We’re investing in shale gas. In fact, Saudi Arabia probably will be the second frontier for unconventional after the U.S. We have three areas in Saudi Arabia that we have identified as high potential for shale gas. One of them is in the northern part of the kingdom, close to the Jordanian border. That will come into production in 2016, 2017. So, very soon. We’ve already drilled close to 100 wells. We know that it is feasible technologically, and we will make it commercial feasible by continuing to invest.
Have you considered investing in China’s shale gas sector?
So far our strategy at Saudi Aramco…, because we have such huge resources within the kingdom, is that we have concentrated our upstream operations in the Kingdom of Saudi Arabia. We still have a lot to do in Saudi Arabia that is keeping us busy. But in the future, you never know.
What kind of renewable energy are you most interested in?
For us in Saudi Arabia, solar holds great promise because we have a lot of sunshine, like in some parts of China.... In Saudi Arabia the demand is during the day when it gets really hot, when you need air conditioners. That’s when the solar energy is available, so we can make the solar directly correlate with the demand that we need. In other words, when solar energy is available, we use it.
Also, the cost of solar is coming down, thanks a lot to Chinese productivity and Chinese innovation. For Chinese [solar] panels, the cost has been coming down, which is appreciated by the rest of the world. It brings renewable costs down. We also have a lot of silicon in Saudi Arabia, so we can manufacture polysilicon.
How is your company adapting to low oil prices, and how do you mitigate the impact?
The last few years, like everybody else, we’ve been at capacity in oil, building capacity in gas, building capacity in refining, building capacity in chemicals. So we’ve being growing really at a very fast pace. Now, with lower oil prices, we can look at our cost structure and try to be more efficient. We have reduced our operating expenditures, looked at our capital projects that can be delayed, [and] we have delayed them.
The U.S. is going to export shale gas to China sooner or later, and Russia is going to export more oil to China. How do you foresee the competitive landscape?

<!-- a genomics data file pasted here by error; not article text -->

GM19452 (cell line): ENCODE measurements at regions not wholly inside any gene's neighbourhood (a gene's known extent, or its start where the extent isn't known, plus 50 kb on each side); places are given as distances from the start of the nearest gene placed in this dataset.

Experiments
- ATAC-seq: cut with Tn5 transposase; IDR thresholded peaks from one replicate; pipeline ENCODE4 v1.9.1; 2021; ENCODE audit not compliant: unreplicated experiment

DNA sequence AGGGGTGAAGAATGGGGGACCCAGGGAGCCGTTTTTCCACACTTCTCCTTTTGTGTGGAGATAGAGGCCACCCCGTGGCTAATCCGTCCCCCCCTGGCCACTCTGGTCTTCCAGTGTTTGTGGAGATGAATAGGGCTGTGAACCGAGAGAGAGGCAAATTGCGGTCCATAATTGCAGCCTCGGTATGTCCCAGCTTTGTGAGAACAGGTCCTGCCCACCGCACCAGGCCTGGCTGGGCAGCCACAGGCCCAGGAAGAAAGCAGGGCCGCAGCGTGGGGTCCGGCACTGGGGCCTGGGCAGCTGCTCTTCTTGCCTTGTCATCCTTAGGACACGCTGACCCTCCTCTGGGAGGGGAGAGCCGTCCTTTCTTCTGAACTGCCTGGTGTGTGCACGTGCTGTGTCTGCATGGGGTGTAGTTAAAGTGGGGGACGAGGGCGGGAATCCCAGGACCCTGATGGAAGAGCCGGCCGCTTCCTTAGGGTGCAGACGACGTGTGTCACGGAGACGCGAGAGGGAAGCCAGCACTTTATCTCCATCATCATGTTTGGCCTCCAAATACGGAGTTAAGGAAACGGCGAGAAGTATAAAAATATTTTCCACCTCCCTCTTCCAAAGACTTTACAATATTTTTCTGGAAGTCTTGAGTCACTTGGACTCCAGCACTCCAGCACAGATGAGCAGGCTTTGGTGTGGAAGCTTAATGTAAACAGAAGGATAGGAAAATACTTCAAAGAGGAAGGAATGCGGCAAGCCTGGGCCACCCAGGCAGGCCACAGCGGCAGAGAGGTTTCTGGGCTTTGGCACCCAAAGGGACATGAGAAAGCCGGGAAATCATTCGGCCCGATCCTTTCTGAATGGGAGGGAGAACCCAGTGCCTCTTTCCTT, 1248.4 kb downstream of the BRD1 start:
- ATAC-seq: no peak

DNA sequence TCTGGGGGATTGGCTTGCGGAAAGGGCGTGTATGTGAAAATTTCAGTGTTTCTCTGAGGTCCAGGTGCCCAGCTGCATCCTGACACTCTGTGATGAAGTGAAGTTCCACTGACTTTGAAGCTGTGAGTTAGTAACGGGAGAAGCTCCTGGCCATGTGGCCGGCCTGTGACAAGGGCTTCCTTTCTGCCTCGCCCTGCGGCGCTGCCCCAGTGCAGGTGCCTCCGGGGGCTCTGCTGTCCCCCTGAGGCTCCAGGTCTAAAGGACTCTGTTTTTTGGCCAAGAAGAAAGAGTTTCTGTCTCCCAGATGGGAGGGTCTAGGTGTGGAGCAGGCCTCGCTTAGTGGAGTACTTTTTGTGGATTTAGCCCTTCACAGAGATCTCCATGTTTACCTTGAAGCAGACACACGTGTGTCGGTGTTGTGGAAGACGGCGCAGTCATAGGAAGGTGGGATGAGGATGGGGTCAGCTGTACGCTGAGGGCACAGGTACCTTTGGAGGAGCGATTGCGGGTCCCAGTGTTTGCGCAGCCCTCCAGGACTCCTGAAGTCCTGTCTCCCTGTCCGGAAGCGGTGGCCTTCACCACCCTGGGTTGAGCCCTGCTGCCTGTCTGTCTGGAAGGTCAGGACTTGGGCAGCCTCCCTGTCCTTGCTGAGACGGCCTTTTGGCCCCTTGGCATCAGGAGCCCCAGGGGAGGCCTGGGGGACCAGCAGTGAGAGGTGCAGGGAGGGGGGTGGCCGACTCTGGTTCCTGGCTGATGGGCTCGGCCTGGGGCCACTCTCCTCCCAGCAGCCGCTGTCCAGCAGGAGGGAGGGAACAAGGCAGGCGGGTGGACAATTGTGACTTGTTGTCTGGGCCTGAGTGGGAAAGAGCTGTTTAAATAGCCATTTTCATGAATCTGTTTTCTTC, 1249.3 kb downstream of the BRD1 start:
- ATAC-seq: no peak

Our market has always been competitive, and it has always been changing. We used to supply most of our production many, many decades ago to the West, Europe and the U.S. Today we supply 70 percent of our exports to Asia, with China being one of the largest markets. So we are used to competition.
We’re the lowest-cost producer, the highest-technology producer. We’re also partners with our customers for the long-term. We’re not switching day-to-day based on who will pay us the highest price.
What kind of transition are you going through?
Saudi Aramco has been the world’s largest upstream company for two decades, especially in oil. And our gas has been growing significantly, mostly for domestic consumption, with liquids, gas liquids being exported. We've been a relatively small player in the downstream. So our transformation, which you referred to, is about making Aramco integrated in oil, gas, refining, [and] chemicals.
We’ll be the world’s largest refiner [and] we’ll be the world’s largest chemicals company. We will also move from primarily being B2B, just selling feedstock to refiners, chemical plants at the wholesale level. We’ll be more consumer-facing, so consumers in the future will see Aramco in cities providing energy. I think, significantly, we’re also becoming an innovative company.
We’ve already talked about technology. Saudi Aramco is going to become the most innovative technology company on the planet, certainly in the energy space.
What is your view of Saudi Aramco’s future cooperation with Chinese companies?
China is coming out under President Xi Jinping’s leadership. China is switching from looking inward to looking outward, and becoming a global leader. We welcome this. China’s already the world’s second-largest economy, the largest economy in our eastern hemisphere. [Xi’s] “one belt, one road” initiative is visionary. It encompasses two ends of Asia, eastern Asia led by China, and western Asia and the Middle East led by Saudi Arabia, and everywhere in between.
Saudi Arabia and China can be partners and bring this vision to reality. Saudi Arabia has already committed to investing in the new bank that China will be leading, the AIIB (Asian Infrastructure Investment Bank). Saudi Arabia was one of the first countries to sign up. We want to be a platform for China to serve and access the markets in the Middle East and Africa. We will be making infrastructure available in Saudi Arabia to Chinese companies to invest, to serve our market, the regional market, and even the African continent. So I hope that Chinese leaders will see the opportunities that Saudi Arabia can present.